Foreign-language Oscar race often unpredictable
By Scott Roxborough
BERLIN (Hollywood Reporter) - Who will win this year's foreign-language Oscar race?
That's almost impossible to answer.
The Academy's voting procedure (where voters have to agree to see a quota of entries if they wish to select the nominees) means that a relatively older group chooses the candidates, voting on a pool that is limited to one film per country.
The Academy has tried to offset this group's preference for the mainstream by charging a blue-ribbon committee to choose up to three additional films. From the shortlist of nine, five nominees will be selected. But that still leaves a process considerably at odds with the major festivals and critics' groups.
Nowhere was this clearer than last year, when Japanese entry "Departures," largely ignored by critics and the festival circuit, beat critical favorites from France ("The Class") and Israel ("Waltz With Bashir").
"Everyone was surprised by the Japanese film winning," says Claudia Landsberger, managing director of Dutch promotion body Holland Film. "It maybe shows that things are shifting, making it even harder to predict."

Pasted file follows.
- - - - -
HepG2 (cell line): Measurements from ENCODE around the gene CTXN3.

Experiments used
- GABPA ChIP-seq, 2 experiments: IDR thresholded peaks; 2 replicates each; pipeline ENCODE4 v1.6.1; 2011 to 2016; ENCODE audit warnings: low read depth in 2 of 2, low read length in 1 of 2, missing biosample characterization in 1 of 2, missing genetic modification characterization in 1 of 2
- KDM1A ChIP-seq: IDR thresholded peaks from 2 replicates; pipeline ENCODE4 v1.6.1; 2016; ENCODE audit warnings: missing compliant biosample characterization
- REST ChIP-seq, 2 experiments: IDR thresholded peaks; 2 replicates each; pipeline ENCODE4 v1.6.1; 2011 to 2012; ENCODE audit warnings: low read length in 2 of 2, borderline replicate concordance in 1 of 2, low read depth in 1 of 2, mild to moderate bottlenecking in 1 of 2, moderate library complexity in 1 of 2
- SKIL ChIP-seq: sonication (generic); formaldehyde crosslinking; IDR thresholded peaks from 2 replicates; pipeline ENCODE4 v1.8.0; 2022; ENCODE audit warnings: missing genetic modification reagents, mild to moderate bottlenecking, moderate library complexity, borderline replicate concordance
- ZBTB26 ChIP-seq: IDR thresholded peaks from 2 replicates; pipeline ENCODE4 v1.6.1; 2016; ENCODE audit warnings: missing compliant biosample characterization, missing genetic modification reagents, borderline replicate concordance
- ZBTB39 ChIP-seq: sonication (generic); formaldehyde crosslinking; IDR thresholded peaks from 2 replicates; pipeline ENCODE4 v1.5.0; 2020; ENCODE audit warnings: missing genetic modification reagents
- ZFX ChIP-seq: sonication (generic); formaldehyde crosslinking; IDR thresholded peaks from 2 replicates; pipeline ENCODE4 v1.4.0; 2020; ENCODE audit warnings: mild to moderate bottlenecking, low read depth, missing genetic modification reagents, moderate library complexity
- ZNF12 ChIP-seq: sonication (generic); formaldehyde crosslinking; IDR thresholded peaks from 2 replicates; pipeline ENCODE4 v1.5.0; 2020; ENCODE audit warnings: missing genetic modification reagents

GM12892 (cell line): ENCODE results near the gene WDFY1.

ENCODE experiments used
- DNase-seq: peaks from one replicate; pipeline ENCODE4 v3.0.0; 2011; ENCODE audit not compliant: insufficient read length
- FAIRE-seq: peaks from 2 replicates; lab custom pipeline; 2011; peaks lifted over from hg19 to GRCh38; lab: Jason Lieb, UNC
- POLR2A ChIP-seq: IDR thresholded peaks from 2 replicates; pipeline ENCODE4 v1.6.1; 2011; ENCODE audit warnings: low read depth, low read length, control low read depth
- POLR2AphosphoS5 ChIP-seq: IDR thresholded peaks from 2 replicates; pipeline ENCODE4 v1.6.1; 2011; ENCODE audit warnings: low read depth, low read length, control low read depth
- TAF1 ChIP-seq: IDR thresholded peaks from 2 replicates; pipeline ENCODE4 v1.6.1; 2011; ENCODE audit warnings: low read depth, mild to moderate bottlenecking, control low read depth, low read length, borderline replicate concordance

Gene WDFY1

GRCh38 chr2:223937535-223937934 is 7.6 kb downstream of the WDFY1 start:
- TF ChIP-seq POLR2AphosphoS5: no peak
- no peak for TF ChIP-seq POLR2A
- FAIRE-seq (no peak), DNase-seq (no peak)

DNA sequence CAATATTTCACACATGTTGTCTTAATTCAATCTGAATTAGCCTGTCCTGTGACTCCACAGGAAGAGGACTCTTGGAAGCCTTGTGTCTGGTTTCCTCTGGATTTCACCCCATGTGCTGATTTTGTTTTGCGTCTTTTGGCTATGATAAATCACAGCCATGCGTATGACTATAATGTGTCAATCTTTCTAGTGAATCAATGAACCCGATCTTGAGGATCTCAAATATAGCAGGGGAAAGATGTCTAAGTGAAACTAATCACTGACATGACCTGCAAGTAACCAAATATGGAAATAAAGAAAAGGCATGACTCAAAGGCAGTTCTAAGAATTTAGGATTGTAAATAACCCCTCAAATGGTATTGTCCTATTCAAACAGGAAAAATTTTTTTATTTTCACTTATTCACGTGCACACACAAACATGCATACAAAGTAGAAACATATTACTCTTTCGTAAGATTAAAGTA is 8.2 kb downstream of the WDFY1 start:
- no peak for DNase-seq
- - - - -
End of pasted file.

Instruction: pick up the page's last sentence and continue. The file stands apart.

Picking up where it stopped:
This year, the race is complicated by the fact that several front-runners were eliminated when they were not selected by the countries where they were made.
Sebastian Silva's domestic servant drama "The Maid," for example, a Sundance winner and Golden Globes nominee, is nowhere to be found on the list of 65 eligible pictures. Instead, Chile has gone with Miguel Littin's "Dawson Isla 10," a political period piece set in the aftermath of the 1973 coup that brought dictator Augusto Pinochet to power. Continued...